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Notch3 gene polymorphism and ischaemic cerebrovascular disease
  1. D Ito1,
  2. N Tanahashi1,
  3. M Murata2,3,
  4. H Sato1,
  5. I Saito4,
  6. K Watanabe2,
  7. Y Fukuuchi1
  1. 1Department of Neurology, School of Medicine, Keio University, Tokyo, Japan
  2. 2Department of Laboratory Medicine, School of Medicine, Keio University, Tokyo, Japan
  3. 3Department of Hematology, School of Medicine, Keio University, Tokyo, Japan
  4. 4Health Center, School of Medicine, Keio University, Tokyo, Japan
  1. Correspondence to:
 Dr D Ito, Department of Neurology, School of Medicine, Keio University, 35 Shinanomachi, Shinjuku-ku, Tokyo 160–8582, Japan;
 di49{at}med.keio.ac.jp

Abstract

Cerebral autosomal dominant arteriopathy with subcortical infarcts and leukoencephalopathy (CADASIL) is a type of hereditary stroke and dementia. More than 90% of patients with CADASIL have mutations in the Notch3 gene. All mutations either create or destroy a cysteine residue in the epidermal growth factor-like repeats. In addition, five polymorphisms, which lead to amino acid substitutions, have been identified within the Notch3 coding sequence. However, whether these polymorphisms affect Notch signalling or are involved in cerebrovascular diseases is unknown. In the present study, we investigated a possible association between a T6746C polymorphism in the Notch3 coding region and the occurrence of symptomatic ischaemic cerebrovascular disease (CVD) was investigated. Two hundred and thirty five patients with CVD, as confirmed by brain CT or MRI, and 315 age and sex matched control subjects were analyzed for genotype frequencies of the T6746C polymorphism in Notch3. The genotype distributions were: patients with CVD, C/C 14.0%, C/T 45.5%, and T/T 40.4%; controls, C/C, 14.3%; C/T, 47.9%; T/T, 37.8%. The Japanese population has a higher C allele frequency of the T6746C polymorphism than European populations. There was no significant difference between the T6746C polymorphism in patients with CVD and controls (χ2=0.414, p=0.813). This was confirmed by the results of multiple logistic regression analysis including established risk factors (χ2 =4.65, p=0.311). In conclusion, the results indicate that T6746C polymorphism in the intracellular domain of the Notch3 gene is not associated with an increased risk for CVD.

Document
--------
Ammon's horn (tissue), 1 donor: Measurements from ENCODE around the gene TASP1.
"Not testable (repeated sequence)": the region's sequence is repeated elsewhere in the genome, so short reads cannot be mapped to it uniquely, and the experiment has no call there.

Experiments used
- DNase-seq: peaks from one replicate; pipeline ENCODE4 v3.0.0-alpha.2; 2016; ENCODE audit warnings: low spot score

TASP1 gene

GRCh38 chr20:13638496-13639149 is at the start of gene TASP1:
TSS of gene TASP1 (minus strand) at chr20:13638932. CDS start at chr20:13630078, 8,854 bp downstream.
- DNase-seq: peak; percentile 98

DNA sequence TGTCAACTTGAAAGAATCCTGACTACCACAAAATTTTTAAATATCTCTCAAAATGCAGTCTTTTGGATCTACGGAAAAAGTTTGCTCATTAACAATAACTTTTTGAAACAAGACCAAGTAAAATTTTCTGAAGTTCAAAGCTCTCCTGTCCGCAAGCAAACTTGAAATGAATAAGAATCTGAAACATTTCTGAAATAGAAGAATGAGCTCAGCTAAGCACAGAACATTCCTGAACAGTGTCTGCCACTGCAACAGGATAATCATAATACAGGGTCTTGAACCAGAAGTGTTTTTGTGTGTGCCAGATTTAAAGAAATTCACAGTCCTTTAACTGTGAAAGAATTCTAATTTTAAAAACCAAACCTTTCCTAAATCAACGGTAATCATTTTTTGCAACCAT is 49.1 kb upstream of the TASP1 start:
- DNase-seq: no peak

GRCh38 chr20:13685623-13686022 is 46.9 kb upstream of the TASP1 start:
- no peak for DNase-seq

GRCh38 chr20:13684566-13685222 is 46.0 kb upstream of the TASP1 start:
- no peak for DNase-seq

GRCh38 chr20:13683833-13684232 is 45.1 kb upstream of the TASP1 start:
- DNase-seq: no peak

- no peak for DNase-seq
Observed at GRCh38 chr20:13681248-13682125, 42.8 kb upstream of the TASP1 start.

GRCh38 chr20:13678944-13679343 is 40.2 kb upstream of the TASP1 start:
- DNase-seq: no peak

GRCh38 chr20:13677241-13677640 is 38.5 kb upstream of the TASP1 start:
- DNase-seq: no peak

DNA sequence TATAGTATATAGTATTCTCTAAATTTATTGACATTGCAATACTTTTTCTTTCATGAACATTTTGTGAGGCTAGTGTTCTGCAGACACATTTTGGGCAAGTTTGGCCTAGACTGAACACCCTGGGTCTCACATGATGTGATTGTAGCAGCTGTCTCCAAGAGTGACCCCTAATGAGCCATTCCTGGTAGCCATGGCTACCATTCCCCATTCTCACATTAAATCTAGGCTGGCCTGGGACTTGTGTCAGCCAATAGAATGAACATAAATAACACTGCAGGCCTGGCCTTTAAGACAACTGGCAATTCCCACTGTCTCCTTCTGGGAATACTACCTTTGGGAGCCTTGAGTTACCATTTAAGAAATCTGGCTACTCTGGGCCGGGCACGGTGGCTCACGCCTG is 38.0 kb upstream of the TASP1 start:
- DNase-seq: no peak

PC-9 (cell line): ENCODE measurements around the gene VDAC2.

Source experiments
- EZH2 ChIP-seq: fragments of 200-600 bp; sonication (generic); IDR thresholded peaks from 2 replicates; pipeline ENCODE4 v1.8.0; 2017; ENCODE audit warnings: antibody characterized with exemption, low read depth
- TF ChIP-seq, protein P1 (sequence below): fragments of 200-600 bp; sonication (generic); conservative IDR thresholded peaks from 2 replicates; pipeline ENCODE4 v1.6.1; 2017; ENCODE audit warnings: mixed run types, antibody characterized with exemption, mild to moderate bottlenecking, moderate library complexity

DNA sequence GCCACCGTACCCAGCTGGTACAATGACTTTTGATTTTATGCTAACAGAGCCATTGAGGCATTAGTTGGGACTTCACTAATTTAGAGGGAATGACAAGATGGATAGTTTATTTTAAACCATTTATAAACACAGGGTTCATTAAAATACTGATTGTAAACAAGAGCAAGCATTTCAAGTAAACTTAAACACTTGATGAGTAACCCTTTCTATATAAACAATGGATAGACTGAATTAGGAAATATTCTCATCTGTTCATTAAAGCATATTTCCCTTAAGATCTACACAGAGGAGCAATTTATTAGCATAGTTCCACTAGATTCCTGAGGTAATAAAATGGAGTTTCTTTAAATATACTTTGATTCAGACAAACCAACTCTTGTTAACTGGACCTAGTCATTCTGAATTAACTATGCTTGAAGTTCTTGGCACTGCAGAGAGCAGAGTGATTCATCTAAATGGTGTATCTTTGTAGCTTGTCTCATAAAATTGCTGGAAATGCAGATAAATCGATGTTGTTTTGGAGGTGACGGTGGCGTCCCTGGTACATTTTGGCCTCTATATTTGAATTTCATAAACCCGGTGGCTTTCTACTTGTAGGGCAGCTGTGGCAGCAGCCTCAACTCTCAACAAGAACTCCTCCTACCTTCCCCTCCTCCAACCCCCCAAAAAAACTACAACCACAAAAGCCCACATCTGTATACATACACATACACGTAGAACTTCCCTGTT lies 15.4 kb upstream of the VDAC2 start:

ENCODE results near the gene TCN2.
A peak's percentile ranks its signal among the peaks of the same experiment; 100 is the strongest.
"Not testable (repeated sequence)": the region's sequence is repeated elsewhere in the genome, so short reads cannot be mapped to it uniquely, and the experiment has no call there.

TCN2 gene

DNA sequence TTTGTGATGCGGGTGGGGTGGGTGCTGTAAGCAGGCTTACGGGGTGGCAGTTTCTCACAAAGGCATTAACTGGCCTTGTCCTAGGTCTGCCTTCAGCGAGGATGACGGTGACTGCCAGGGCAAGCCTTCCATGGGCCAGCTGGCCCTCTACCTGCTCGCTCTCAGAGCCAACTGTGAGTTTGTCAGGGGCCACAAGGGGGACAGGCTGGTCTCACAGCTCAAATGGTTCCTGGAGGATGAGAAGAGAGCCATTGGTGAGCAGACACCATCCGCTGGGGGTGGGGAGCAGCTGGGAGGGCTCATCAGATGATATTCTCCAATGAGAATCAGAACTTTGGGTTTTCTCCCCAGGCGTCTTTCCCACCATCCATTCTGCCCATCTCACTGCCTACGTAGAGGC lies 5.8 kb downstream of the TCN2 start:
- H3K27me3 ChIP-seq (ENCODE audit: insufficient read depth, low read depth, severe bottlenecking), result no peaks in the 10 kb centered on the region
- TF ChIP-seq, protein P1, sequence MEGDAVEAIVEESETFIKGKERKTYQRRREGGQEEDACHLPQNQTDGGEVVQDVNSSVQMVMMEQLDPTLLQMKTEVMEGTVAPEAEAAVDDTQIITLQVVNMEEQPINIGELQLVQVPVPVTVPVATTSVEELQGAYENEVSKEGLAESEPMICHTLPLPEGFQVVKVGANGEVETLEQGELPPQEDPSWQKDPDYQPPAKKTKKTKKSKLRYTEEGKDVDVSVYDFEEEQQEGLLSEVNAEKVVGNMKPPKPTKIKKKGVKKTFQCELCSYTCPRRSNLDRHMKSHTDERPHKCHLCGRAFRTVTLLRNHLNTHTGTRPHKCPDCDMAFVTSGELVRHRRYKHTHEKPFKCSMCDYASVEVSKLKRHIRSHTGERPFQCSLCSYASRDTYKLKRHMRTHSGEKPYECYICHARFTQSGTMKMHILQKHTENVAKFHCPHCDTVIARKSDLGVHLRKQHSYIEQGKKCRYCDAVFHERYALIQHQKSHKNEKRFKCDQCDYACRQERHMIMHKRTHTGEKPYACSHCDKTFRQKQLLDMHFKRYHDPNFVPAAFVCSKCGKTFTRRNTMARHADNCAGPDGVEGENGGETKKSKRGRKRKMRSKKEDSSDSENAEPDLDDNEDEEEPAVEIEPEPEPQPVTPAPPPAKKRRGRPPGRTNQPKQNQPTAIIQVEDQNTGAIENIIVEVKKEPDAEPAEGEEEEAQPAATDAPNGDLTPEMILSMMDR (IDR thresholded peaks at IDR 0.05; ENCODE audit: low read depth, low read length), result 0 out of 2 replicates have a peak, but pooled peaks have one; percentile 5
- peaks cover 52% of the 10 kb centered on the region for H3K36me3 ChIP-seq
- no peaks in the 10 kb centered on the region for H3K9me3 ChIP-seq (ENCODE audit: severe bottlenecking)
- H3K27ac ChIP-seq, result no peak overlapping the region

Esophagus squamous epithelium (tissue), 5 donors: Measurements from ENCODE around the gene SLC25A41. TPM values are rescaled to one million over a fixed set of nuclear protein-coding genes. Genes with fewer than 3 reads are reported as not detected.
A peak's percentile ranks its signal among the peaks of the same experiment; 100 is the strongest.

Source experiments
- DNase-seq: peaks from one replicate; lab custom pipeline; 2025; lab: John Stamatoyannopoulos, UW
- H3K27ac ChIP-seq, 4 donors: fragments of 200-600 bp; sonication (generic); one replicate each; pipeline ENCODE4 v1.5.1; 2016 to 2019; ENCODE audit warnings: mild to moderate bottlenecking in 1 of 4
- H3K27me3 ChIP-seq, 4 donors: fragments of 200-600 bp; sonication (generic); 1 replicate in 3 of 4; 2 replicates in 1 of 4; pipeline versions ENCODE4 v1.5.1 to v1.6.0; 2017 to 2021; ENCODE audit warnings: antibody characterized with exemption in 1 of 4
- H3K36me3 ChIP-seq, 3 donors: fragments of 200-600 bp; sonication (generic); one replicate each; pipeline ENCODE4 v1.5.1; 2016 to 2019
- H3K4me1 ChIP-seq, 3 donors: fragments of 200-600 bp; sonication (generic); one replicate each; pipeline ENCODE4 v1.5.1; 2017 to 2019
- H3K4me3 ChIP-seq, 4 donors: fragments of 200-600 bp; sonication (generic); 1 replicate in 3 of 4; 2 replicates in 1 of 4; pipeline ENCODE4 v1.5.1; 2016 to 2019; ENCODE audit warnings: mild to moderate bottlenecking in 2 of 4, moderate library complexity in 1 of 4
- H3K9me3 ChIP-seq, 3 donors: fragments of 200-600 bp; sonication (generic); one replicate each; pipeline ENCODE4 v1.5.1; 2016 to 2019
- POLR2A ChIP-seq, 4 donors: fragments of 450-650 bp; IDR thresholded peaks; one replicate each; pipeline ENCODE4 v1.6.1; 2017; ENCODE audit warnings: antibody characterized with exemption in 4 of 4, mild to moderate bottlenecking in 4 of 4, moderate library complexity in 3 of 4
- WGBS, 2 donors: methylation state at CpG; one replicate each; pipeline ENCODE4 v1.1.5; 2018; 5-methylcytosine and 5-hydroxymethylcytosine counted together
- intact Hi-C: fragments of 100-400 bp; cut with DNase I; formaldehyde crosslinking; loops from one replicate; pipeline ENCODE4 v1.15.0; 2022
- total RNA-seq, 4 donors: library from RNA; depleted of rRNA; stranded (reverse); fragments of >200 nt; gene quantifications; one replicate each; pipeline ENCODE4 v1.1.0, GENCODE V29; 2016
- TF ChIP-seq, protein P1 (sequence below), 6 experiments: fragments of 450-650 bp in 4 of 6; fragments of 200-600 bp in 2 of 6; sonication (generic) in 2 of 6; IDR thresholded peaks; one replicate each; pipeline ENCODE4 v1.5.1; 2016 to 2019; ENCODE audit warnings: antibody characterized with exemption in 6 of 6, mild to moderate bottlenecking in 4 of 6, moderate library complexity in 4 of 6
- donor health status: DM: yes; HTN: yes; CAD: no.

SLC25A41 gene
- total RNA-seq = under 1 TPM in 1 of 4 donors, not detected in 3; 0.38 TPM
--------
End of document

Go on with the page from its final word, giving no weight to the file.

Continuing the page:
• stroke
  • risk factors
  • CADASIL
  • genotype
  • CADASIL, Cerebral autosomal dominant arteriopathy with subcortical infarcts and leukoencephalopathy
  • CVD, cerebrovascular disease
  • EGF, epidermal growth factor
  • TIA, transient ischaemic attack
  • PCR, polymerase chain reaction

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Cerebral autosomal dominant arteriopathy with subcortical infarcts and leukoencephalopathy (CADASIL) is a type of hereditary stroke and dementia, key features of which include recurrent subcortical ischaemic events and vascular dementia associated with diffuse white matter abnormalities on neuroimaging. This disease has now been reported from many regions worldwide. In 1994, CADASIL was reportedly linked to chromosome 19 and positional cloning led to the identification of mutations in the Notch3 gene in 1996.1 This gene encodes a 2321 amino acid type I transmembrane protein that is thought to be involved in cell signalling and fate during embryonic development. The extracellular ligand binding domain contains 34 tandemly repeated epidermal growth factor (EGF)-like repeats, and the intracellular domain is thought to be involved in signal transduction.2